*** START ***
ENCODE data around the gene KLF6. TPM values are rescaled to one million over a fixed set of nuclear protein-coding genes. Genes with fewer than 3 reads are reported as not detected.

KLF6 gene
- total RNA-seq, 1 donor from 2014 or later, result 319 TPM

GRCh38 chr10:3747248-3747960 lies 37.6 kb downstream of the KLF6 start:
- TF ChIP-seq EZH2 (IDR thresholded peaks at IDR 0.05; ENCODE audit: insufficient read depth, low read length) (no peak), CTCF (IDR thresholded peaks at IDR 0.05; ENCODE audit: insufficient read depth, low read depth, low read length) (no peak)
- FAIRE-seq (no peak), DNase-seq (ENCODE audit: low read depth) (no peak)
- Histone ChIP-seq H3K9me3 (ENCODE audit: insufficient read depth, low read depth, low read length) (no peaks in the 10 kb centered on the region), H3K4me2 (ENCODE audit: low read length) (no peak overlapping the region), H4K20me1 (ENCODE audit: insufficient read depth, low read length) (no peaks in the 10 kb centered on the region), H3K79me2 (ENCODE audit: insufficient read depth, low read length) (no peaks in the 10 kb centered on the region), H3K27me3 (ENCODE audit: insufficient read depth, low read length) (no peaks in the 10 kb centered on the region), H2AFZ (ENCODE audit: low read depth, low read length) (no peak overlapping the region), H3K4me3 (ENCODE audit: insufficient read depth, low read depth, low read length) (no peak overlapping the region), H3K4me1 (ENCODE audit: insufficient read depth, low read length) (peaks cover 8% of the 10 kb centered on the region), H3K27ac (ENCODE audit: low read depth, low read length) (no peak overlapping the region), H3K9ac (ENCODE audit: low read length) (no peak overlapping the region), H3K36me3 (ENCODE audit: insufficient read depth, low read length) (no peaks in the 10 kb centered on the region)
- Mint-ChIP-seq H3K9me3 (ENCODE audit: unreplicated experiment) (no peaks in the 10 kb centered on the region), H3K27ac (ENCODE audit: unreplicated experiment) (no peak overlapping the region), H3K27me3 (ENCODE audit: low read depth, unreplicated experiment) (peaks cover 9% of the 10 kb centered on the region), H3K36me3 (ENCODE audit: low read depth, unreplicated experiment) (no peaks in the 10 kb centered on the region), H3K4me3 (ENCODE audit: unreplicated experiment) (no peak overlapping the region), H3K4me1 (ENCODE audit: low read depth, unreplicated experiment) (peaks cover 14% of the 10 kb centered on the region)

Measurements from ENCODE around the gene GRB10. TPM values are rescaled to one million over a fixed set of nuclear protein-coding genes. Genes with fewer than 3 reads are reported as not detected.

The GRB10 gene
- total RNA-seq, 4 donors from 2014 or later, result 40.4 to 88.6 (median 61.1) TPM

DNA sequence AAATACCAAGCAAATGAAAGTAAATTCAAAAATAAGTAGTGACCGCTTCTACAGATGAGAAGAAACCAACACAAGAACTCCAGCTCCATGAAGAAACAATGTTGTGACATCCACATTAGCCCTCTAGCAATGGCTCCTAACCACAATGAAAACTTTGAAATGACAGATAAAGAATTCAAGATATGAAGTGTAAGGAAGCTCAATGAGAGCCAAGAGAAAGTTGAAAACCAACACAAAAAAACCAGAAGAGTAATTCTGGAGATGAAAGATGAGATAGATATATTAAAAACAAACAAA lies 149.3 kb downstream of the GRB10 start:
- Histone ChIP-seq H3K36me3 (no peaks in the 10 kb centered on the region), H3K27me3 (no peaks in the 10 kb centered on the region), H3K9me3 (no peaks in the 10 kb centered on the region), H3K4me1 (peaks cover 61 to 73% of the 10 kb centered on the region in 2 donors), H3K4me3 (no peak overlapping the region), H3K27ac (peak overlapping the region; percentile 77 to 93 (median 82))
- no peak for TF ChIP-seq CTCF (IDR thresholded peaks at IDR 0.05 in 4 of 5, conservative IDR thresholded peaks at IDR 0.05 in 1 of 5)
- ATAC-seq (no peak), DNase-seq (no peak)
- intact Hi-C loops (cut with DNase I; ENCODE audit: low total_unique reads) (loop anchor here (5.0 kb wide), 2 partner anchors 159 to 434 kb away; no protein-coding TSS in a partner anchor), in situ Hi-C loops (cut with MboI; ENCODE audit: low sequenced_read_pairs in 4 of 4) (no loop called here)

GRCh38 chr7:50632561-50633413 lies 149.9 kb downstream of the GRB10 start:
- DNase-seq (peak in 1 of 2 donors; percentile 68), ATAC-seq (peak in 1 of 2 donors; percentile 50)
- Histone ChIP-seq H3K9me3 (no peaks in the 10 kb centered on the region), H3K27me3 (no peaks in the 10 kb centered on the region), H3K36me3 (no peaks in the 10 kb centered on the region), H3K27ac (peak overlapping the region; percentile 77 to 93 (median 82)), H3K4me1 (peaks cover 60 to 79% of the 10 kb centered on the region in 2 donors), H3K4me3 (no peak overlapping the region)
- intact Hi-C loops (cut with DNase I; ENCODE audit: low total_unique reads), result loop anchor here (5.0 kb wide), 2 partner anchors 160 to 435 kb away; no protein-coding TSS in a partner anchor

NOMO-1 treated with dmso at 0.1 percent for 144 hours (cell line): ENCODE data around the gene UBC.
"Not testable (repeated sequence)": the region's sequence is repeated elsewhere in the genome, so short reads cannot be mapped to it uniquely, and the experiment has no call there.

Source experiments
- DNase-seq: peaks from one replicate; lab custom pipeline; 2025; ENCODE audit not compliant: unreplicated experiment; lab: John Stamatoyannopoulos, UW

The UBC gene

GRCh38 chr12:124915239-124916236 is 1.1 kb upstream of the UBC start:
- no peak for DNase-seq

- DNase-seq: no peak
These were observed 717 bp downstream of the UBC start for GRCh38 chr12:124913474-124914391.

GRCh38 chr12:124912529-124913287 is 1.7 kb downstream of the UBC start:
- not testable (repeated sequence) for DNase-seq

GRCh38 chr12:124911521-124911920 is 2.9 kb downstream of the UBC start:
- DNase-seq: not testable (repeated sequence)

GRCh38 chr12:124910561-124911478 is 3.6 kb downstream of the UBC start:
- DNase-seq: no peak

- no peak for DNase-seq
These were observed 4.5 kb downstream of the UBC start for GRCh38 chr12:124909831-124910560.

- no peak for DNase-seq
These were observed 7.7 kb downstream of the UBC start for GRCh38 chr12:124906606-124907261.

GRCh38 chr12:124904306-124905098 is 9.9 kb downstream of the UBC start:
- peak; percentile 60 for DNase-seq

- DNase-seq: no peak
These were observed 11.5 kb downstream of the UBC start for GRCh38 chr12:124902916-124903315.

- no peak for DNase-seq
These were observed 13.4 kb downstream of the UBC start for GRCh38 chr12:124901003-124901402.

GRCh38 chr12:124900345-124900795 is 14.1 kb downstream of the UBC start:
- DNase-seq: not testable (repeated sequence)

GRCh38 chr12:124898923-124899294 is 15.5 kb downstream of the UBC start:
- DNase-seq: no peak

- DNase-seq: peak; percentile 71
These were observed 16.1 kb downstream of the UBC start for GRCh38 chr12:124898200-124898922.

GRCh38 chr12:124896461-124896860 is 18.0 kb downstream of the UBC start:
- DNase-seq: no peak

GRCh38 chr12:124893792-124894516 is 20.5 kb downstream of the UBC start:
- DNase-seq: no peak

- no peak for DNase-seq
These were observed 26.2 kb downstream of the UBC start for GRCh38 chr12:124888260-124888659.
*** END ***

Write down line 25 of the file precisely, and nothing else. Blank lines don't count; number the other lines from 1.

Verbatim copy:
The UBC gene